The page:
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Joined: 02 Aug 2007
Location: Belgium
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Posts: 39 Quote Reply Posted: 03 Sep 2007 at 7:38pm
He received fresh laundry, so the need isn't so high to send a huge bundle to the Heimat.
It's charming to see what he asks his wife to send to him.

Poginki, 22/8/1916
Mein liebes Rosalchen.
Heute 2. Briefe N° 220 u(nd) 221 erhalten und 3. Päktchen, eins von Else geschrieben mit Kuchen und N° 218 u(nd) 219 mit Wäsche habe mich sehr darüber gefreut und sage Euch Allen vielen Dank. Auch Feldpostbriefe und Zeitungen erhielt ich.
Ich bin heute noch auf Wache da nicht genügend Leute zum Ablösen da sind, da müssen wir nun bleiben bis morgen, da hat es mit dem grossen Paket noch einige Tage Zeit ehe ich dazu komme.
Wenn du mir wieder etwas schicktst so send mir einen Tintenstift* mit, auch einen kleinen Taschenspiegel, da der andere kaput gegangen ist und ein kl(eines) Schnapsglas** da dass andere auch in Stücke ist und ich dass andere mit dem Portwein immer aufhebe (here in the sense of “to save”) damit ich etwas habe wenn der Magen einmal nicht stimmt, wir bekommen hier jetzt manchmal 1/10 l(iter?) Schnaps und da weiss ich nun nicht wo ich hin damit soll.
Da habt Ihr aber Lauferen (in the sense of “to run to and fro”) mit dem Gesuch und am Ende ist es doch umsonst.
Strümpfe habe ich zwei Paare da.
Mir geht es soweit gut wass ich von dir lieben Rosalchen unsern kl(einen) Walter auch hoffe und grüsse und küsse dich 1000 mal dein treuer Karl.
Viele Grüsse an deine Eltern.

*I suppose he means the kind of crayon (anilin) he uses to write his letters with.
** Here I'm a bit confused, we could think about a "small glass", but doesn't he mean a "small bottle"? We need a German to explain, although an Alaskan will do.
Ubique fidelis et fortis

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Joined: 02 Aug 2007
Location: USA
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Posts: 16 Quote Reply Posted: 04 Sep 2007 at 5:27pm
I'm happy with "Poginki" today. The place name is clearly written. BigCom: That word is "Lauferei"...the same meaning, of course.

Also, he appears to state that his application for leave has been rejected..is that your interpretation, as well?

August 22, 1916

My dear little Rosa!

Today I received 2 letters, Numbers 220 and 221 and three packages, one sent by Else with cake and number 218 and 219 with laundry. I was very happy [to receive them] and thank you all very much. I also received letters [from other soldiers] and newspapers.

I am once again standing guard. Since there are not enough personnel to replace us, we will have to stay until the morning. Therefore it will be a few days before I will be able to get around to sending you the large package.

When send you me another package, could you send me a indelible [ink] pencil, also a small pocket mirror (as the other is broken) and a small schnapps jar, because the first one has also shattered. I use the other jar to keep my port wine in, so that I have a some if my stomach starts bothering me. Since we also are now occasionally receiving a deciiliter ration of schnapps here, I don't have anything anymore in which to contain it.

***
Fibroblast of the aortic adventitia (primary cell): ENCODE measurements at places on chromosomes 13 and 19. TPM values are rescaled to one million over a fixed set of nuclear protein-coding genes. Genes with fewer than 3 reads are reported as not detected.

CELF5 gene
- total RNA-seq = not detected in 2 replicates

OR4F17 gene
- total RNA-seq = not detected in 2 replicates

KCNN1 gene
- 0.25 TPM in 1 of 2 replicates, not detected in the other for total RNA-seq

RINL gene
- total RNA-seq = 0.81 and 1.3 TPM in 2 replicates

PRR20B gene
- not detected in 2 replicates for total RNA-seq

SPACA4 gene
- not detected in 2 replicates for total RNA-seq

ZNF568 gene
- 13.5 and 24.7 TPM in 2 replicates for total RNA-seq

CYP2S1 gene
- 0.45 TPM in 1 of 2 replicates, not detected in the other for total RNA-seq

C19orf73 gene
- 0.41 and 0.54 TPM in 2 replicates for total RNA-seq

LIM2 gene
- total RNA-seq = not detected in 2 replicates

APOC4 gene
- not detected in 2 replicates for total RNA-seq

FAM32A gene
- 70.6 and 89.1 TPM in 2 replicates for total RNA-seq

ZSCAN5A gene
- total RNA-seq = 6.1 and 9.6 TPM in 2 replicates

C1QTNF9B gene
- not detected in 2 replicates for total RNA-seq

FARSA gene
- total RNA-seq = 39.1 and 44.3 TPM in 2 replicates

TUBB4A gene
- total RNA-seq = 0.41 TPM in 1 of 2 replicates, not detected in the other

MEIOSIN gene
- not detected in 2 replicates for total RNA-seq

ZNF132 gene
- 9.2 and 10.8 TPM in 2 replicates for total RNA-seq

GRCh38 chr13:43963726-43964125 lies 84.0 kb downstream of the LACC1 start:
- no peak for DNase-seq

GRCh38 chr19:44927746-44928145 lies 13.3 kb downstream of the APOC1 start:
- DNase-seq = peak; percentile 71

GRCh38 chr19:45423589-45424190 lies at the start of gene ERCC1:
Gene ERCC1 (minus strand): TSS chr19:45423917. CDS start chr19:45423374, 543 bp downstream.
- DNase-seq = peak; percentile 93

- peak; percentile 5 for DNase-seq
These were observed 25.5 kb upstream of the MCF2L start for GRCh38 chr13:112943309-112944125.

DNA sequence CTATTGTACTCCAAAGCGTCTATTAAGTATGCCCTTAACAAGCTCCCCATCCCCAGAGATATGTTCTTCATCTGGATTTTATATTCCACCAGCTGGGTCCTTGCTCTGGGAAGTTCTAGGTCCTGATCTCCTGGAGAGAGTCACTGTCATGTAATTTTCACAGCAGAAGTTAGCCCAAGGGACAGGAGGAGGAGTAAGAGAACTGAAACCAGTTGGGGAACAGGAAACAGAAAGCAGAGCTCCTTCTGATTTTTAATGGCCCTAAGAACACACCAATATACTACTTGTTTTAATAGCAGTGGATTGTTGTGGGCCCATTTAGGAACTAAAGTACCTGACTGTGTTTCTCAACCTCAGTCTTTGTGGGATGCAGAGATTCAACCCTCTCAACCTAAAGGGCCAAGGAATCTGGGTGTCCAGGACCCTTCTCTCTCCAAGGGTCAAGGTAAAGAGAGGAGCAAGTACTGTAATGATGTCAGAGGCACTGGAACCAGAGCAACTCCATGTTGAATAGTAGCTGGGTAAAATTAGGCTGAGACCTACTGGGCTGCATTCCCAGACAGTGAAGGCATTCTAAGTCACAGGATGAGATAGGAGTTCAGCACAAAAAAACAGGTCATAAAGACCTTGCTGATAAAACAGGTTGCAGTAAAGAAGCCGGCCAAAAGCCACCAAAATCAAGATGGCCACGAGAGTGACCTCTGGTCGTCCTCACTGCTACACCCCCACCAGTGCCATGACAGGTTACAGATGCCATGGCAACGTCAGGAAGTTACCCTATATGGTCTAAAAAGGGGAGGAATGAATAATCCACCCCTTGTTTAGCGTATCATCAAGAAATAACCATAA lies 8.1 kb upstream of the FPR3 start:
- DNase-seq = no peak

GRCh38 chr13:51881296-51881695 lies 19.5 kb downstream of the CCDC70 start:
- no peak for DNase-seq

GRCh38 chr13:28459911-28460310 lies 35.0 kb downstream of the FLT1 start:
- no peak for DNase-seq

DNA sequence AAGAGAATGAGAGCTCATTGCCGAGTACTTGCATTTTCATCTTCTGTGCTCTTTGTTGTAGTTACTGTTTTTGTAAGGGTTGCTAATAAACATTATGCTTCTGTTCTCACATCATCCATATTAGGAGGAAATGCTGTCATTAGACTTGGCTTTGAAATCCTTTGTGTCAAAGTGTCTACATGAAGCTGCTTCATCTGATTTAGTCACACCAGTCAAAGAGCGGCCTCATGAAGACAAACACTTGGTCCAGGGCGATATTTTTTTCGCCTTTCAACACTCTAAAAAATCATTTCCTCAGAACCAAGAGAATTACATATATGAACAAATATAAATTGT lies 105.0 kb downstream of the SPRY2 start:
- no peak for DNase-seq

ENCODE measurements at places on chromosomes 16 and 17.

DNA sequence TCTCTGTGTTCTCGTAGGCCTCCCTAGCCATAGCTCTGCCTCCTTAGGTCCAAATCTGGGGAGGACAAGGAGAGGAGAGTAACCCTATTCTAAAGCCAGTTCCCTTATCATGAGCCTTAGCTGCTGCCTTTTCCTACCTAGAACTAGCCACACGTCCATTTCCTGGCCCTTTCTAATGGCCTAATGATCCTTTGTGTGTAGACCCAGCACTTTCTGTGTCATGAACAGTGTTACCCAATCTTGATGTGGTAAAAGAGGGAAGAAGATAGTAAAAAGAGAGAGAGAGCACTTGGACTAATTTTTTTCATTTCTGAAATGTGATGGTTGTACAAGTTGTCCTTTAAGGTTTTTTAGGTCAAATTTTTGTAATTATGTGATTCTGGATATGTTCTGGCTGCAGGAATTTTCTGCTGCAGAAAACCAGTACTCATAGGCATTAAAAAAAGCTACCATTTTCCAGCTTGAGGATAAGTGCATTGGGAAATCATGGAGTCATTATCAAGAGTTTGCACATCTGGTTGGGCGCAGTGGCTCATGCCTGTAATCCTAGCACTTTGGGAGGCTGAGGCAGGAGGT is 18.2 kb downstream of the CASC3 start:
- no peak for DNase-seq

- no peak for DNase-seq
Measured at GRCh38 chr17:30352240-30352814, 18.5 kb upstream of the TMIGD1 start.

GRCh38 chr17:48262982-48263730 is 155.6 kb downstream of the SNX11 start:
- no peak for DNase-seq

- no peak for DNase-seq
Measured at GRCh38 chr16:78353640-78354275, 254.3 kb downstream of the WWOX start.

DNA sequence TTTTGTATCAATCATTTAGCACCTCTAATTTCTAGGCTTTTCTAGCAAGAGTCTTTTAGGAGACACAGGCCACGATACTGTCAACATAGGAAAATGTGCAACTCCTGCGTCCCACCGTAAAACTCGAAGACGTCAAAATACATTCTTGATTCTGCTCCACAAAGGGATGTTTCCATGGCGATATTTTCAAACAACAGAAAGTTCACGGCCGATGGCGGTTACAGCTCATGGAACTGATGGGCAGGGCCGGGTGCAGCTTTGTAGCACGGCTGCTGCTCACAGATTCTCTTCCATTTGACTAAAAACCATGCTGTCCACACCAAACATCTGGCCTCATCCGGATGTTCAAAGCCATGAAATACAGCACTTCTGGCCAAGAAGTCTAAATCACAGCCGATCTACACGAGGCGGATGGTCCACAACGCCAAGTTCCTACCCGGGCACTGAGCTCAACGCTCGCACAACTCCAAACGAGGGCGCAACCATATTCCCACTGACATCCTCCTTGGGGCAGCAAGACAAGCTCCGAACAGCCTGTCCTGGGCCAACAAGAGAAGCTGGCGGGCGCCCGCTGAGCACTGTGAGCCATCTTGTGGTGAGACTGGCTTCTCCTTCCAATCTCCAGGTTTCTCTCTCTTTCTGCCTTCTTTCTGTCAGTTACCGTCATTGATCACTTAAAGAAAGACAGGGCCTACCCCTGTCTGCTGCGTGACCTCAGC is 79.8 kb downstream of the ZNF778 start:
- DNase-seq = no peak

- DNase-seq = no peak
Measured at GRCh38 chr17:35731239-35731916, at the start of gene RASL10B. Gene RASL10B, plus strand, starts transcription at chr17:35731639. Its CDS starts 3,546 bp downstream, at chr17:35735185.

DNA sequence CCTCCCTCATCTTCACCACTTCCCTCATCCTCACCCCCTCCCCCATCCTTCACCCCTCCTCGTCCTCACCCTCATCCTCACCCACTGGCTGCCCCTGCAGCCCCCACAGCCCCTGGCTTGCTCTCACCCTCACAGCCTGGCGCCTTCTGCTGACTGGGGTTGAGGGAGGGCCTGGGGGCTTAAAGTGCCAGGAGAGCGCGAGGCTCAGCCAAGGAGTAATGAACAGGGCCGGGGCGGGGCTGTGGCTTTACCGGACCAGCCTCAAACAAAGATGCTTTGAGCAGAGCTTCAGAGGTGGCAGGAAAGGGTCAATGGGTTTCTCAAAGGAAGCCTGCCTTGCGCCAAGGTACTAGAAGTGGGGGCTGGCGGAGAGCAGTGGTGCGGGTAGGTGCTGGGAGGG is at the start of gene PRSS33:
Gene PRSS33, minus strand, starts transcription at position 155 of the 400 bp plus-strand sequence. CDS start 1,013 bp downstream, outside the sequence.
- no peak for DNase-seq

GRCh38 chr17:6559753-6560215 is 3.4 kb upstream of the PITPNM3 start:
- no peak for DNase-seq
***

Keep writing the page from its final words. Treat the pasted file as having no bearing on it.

You have had quite a bit of running around with this application, and it all has been in vain.

I have two pairs of socks here.

Otherwise I am doing well, and I hope the same is true for you and little Walter and I send you 1000 greetings and kisses,

Your Faithful Walter.

This author is truly the Weltmeister of the run-on sentence, so I have taken the liberty of inserting a few periods and other punctuation marks where I'm sure he would have placed them if he wasn't so busy standing watch.

Regards.



Edited by The Expert - 04 Sep 2007 at 5:47pm
CCW permits?? We live in Alaska. We don't need no stinkin' CCW permits!!
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Joined: 02 Aug 2007
Location: Norway
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Posts: 45 Quote Reply Posted: 04 Sep 2007 at 5:51pm
Yes, he really knows how to keep a sentence going, we've seen that for nearly 50 letters. I wonder if he talked like that too, never ending the sentence? Perhaps he went to school the day they learnt commas, then fell ill and missed the punctuation marks?


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Joined: 02 Aug 2007
Location: Belgium
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Posts: 39 Quote Reply Posted: 04 Sep 2007 at 6:38pm
Gentlemen, this is way off topic but I understand your comments about "long sentences". There was a time such behaviour was considered as a sign of advanced education (especially in Europe). It was an art inspired by Latin/Greek professors and their students. There was a time myself wrote all my letters which consisted of only one sentence (a long one but grammaticaly correct). It is an art and I still like it, but nowadays it's often considered as snobish. A long, correct, sentence can be a masterpiece that must be enjoyed and takes some time to be understood fully. In fact, we considered it as a friendly challenge between "equals".
Karl's letters are not an attempt to impress his readers but are written from the heart, simple and direct, like we all would do in writing to our family. He uses commas were he should use full stops, but ... it keeps our minds sharp.


Edited by Big commander - 04 Sep 2007 at 6:51pm
Ubique fidelis et fortis

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Joined: 02 Aug 2007
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Posts: 39 Quote Reply Posted: 04 Sep 2007 at 6:57pm
Yes Expert, I forgot to mention it but his application seems indeed to be gone "to the dogs".
 
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